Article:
In 1921, he flew from the Great Rift Valley. No one believed him, of course. They knew a man could not simply spread his wings and fly. Because a man had no wings, and that was really the point of it. But he insisted he had done it. “Just because no one saw me,” he said, stretching his arms up to the sky, “Does not mean it didn’t happen.”
No one was convinced.
“I flew,” he continued, “From one side of the rift to the other. Over the canyon. I soared above the ground and floated in the sky.” He...
In hindsight, the solution was obvious.
Anyway, that's what I thought when I awoke, face and hands already sweaty, the dark and humid air beginning already to claw at my face.
There was no light. I didn't have one on me. Didn't think I'd need a phone, with no reception. No, that wasn't part of the plan. And I don't smoke.
So, unlike the movies where there is in-scene lighting when the hero is trying to claw his way out of the coffin, it was nothing. It was dark and moist and stiflingly, oppressively silent.
The plan had been easy:...
Giles inhaled the drink and closed his eyes, fluttering his eyelashes.
“A hint of dark oak definitely.”
“Perhaps a deeper bouquet like a rusty copper,” Lynton replied.
Giles cradled his cigar lovingly, and crunched on some spare ribs.
“Why would you call a a fine cigar a Cuban he mused? The Cubans were incredibly common
and impoverished. I mean it’s a symbol. It stands for something more.”
“Why would you call a decrepit decaying old bat a Queen?” Lynton replied, that’s the English
language Giles, cut a vowel here twist a syllable there; it’s a kind of phonetic prostitution,”...
He didn't think he was much of a cat person until he met Matilda. He'd found her one morning in a battered cardboard box on his doorstep and, seeing her huge green eyes and tiny paws, took her into the house. But he didn't know then that Matilda was a very special cat.
The first couple of years passed and Matilda grew from a small ball of fluff into a fully grown feline with glossy black fur. But it was the third year that Matilda began to change dramatically.
The black began to fall away to be replaced by bright...
The results were in: she had earned "third runner up" honours.
"Top five ain't bad!" Jeff said encouragingly.
"It's four spots worse than good," Melanie grumbled. "I don't want to be 'not bad'; I want to win something! I want to be recognized!"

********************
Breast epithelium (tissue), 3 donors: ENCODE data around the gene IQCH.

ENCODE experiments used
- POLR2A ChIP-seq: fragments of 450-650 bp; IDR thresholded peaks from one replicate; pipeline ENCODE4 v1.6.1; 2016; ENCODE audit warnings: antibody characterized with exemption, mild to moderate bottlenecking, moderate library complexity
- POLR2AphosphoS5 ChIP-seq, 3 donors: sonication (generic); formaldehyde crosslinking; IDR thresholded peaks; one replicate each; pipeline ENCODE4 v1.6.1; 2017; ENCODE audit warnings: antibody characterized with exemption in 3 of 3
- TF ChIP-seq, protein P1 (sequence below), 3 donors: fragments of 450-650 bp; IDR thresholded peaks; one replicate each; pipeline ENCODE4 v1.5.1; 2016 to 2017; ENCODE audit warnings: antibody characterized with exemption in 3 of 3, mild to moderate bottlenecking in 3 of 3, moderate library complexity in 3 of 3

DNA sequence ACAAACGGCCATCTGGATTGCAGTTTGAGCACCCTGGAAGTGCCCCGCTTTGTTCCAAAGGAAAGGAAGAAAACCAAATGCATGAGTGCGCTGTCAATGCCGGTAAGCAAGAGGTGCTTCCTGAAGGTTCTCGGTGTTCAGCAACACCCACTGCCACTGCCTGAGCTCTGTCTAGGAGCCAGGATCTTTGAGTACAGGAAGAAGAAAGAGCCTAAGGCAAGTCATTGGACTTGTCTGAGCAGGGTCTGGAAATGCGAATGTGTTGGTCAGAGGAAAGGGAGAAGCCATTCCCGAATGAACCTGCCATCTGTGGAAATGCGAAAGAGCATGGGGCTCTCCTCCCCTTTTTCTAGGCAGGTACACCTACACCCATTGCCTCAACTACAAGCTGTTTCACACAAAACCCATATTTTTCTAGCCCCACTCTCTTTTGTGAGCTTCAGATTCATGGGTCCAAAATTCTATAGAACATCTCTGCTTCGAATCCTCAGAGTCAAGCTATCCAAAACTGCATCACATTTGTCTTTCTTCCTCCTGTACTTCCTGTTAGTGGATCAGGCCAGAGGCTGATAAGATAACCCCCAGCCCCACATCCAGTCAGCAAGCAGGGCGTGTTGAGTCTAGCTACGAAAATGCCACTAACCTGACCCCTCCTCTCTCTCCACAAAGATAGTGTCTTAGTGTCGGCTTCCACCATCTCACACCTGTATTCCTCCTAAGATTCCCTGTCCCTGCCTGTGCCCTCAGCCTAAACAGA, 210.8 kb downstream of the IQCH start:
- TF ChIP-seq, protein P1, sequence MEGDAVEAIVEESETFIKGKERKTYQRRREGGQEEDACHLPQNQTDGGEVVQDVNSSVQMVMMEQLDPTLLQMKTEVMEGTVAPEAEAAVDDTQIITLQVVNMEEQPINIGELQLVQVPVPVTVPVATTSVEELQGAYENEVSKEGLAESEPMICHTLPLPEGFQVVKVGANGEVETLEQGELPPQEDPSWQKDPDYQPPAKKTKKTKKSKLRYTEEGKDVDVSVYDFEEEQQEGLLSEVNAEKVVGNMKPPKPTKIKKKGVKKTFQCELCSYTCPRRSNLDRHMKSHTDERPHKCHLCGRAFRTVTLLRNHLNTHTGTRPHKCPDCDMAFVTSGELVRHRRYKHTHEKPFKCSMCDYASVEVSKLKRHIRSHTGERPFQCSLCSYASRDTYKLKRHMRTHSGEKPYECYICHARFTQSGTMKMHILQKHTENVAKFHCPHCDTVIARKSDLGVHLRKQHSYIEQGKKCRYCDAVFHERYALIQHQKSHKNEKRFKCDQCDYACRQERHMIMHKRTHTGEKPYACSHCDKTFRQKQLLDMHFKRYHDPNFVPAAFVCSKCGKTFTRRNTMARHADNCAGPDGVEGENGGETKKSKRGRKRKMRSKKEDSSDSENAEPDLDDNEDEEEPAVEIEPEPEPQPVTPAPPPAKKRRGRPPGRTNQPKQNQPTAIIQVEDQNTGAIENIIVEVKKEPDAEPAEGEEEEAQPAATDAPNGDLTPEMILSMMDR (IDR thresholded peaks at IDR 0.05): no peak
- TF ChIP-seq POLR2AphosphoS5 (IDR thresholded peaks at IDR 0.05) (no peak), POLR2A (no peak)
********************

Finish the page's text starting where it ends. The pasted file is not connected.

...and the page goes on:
Jeff sighed. "I recognize you," he reassured her. "I recognize you more than anything else, or anyONE else, in the whole world. Why do you think I married you?"
"Chocolate trifle," she sniffed.
"Well..." he grinned. "Ok. You got me. I married you for your chocolate trifle. But AFTER the trifle, you're the most important thing in...
He ripped the tape off the top of the box, and thrust open the flaps. There was a small cardboard van inside. He took it out gingerly, and held it up to his face, and smiled. The cat inside meowed at him.
The mail-order company had come through once again! He placed it on his shelf of Interesting Things.
He had taken it upon himself to order the most interesting things he could find in the local newspaper or on eBay and arrange it on this shelf. That way, he could impress almost anyone who walked through that door. The...
I hoped they would stop worshiping the coat soon. After my husband Ed spilled coffee on his shoulder I'd washed it and put it out on the line to dry.
Someone from town happened to pass by as it swung from the line. He said he saw the face of Jesus in it. Right where Ed had spilled the coffee.
They came after. Ed tried to run them off with his shotgun. He tried to sick the dogs on them. They still came. All wanting to look at it. Take a piece of it home with them.
I took it...
May crept silently - or as silently as the fallen leaves and cracking twigs would allow – towards the old house. It was one of those places that every kid knows; full of mystery and the promise of ghosts, ghouls, dead bodies, mad old ladies in wedding dresses, or maybe just nothing, all of which was exciting in its own frenzied way.
May would not normally be any where near the house in usual circumstances, but truth or dare at a sleepover was a serious business and since, at eleven, the truths were all about boys and love and kissing,...
I met him on the beach. He sat, fully clothed, legs ajar with a cigarette hanging out the side of his mouth, ash dropping sullenly, almost petulantly into the faded crotch of his blue jeans. His eyes were a-glaze, his raybans askew and he hadn’t seem to notice me sitting down beside him.
It was night. Behind us various Reggaeton tunes blared from various speakers, set outside the rows and rows of cocktail shacks at the side of the beach, all selling cheap and strong and just how we liked to drink it. The sky was jet and pinpricked with...
The medicine man had always talked about the circle of life that continues unbroken like the circling stars in the heavens, but Mousaf had never been very religious. His village was small, but he was happy with what he had - the woven cloak on his back given to him by his long dead mother, the cello his brother had given him before the accident, and the breath in his lungs. What more could he possibly want?
So Mousaf made his living as the ancient bards had, traveling from village to village. His voice may not have captured hearts, but...